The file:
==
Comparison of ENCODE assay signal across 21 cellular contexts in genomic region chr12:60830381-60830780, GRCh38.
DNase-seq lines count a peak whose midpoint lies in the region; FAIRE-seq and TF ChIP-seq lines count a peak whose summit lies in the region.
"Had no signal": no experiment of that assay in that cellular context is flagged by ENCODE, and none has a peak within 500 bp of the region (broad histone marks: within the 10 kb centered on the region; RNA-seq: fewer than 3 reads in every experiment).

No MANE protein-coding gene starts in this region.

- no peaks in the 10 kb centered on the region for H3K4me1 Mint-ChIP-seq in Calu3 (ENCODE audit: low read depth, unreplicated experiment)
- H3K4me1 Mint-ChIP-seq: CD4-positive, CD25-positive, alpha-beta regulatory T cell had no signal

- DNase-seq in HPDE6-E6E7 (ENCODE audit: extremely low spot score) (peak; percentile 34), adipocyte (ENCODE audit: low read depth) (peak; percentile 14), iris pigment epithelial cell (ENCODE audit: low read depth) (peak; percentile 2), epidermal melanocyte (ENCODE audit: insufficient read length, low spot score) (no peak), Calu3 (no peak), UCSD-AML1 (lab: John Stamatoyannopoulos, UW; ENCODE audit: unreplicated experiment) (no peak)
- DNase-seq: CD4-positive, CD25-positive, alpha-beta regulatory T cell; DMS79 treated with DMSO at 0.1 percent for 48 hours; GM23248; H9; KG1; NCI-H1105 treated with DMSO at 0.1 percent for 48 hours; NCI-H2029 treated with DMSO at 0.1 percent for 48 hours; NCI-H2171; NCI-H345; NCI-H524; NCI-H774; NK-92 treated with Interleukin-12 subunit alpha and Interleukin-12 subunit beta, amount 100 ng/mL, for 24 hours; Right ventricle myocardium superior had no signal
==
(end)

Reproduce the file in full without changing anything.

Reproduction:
Comparison of ENCODE assay signal across 21 cellular contexts in genomic region chr12:60830381-60830780, GRCh38.
DNase-seq lines count a peak whose midpoint lies in the region; FAIRE-seq and TF ChIP-seq lines count a peak whose summit lies in the region.
"Had no signal": no experiment of that assay in that cellular context is flagged by ENCODE, and none has a peak within 500 bp of the region (broad histone marks: within the 10 kb centered on the region; RNA-seq: fewer than 3 reads in every experiment).

No MANE protein-coding gene starts in this region.

- no peaks in the 10 kb centered on the region for H3K4me1 Mint-ChIP-seq in Calu3 (ENCODE audit: low read depth, unreplicated experiment)
- H3K4me1 Mint-ChIP-seq: CD4-positive, CD25-positive, alpha-beta regulatory T cell had no signal

- DNase-seq in HPDE6-E6E7 (ENCODE audit: extremely low spot score) (peak; percentile 34), adipocyte (ENCODE audit: low read depth) (peak; percentile 14), iris pigment epithelial cell (ENCODE audit: low read depth) (peak; percentile 2), epidermal melanocyte (ENCODE audit: insufficient read length, low spot score) (no peak), Calu3 (no peak), UCSD-AML1 (lab: John Stamatoyannopoulos, UW; ENCODE audit: unreplicated experiment) (no peak)
- DNase-seq: CD4-positive, CD25-positive, alpha-beta regulatory T cell; DMS79 treated with DMSO at 0.1 percent for 48 hours; GM23248; H9; KG1; NCI-H1105 treated with DMSO at 0.1 percent for 48 hours; NCI-H2029 treated with DMSO at 0.1 percent for 48 hours; NCI-H2171; NCI-H345; NCI-H524; NCI-H774; NK-92 treated with Interleukin-12 subunit alpha and Interleukin-12 subunit beta, amount 100 ng/mL, for 24 hours; Right ventricle myocardium superior had no signal